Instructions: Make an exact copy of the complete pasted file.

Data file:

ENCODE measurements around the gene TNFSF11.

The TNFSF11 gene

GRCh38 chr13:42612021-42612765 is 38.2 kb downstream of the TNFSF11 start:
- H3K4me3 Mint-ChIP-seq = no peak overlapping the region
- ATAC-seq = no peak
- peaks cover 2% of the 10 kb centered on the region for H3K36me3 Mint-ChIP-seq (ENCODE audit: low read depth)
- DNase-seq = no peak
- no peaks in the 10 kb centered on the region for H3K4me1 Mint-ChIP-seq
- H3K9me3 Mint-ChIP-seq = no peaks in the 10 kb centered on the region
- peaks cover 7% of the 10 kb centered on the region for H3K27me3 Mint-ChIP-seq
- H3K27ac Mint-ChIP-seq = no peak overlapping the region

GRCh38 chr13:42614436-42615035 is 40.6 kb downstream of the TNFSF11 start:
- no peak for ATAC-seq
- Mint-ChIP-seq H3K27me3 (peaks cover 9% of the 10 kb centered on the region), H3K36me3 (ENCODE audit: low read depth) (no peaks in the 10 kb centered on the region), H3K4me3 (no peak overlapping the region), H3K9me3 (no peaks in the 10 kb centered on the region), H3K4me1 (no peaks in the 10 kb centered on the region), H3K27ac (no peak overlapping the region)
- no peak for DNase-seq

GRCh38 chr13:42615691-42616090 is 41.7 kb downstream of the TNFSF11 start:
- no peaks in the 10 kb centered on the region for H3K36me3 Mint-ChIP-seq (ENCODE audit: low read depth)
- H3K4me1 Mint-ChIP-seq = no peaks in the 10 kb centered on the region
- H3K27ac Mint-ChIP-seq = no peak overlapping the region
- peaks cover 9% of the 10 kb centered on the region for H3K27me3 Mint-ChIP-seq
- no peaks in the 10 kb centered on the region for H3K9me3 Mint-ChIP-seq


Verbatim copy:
ENCODE measurements around the gene TNFSF11.

The TNFSF11 gene

GRCh38 chr13:42612021-42612765 is 38.2 kb downstream of the TNFSF11 start:
- H3K4me3 Mint-ChIP-seq = no peak overlapping the region
- ATAC-seq = no peak
- peaks cover 2% of the 10 kb centered on the region for H3K36me3 Mint-ChIP-seq (ENCODE audit: low read depth)
- DNase-seq = no peak
- no peaks in the 10 kb centered on the region for H3K4me1 Mint-ChIP-seq
- H3K9me3 Mint-ChIP-seq = no peaks in the 10 kb centered on the region
- peaks cover 7% of the 10 kb centered on the region for H3K27me3 Mint-ChIP-seq
- H3K27ac Mint-ChIP-seq = no peak overlapping the region

GRCh38 chr13:42614436-42615035 is 40.6 kb downstream of the TNFSF11 start:
- no peak for ATAC-seq
- Mint-ChIP-seq H3K27me3 (peaks cover 9% of the 10 kb centered on the region), H3K36me3 (ENCODE audit: low read depth) (no peaks in the 10 kb centered on the region), H3K4me3 (no peak overlapping the region), H3K9me3 (no peaks in the 10 kb centered on the region), H3K4me1 (no peaks in the 10 kb centered on the region), H3K27ac (no peak overlapping the region)
- no peak for DNase-seq

GRCh38 chr13:42615691-42616090 is 41.7 kb downstream of the TNFSF11 start:
- no peaks in the 10 kb centered on the region for H3K36me3 Mint-ChIP-seq (ENCODE audit: low read depth)
- H3K4me1 Mint-ChIP-seq = no peaks in the 10 kb centered on the region
- H3K27ac Mint-ChIP-seq = no peak overlapping the region
- peaks cover 9% of the 10 kb centered on the region for H3K27me3 Mint-ChIP-seq
- no peaks in the 10 kb centered on the region for H3K9me3 Mint-ChIP-seq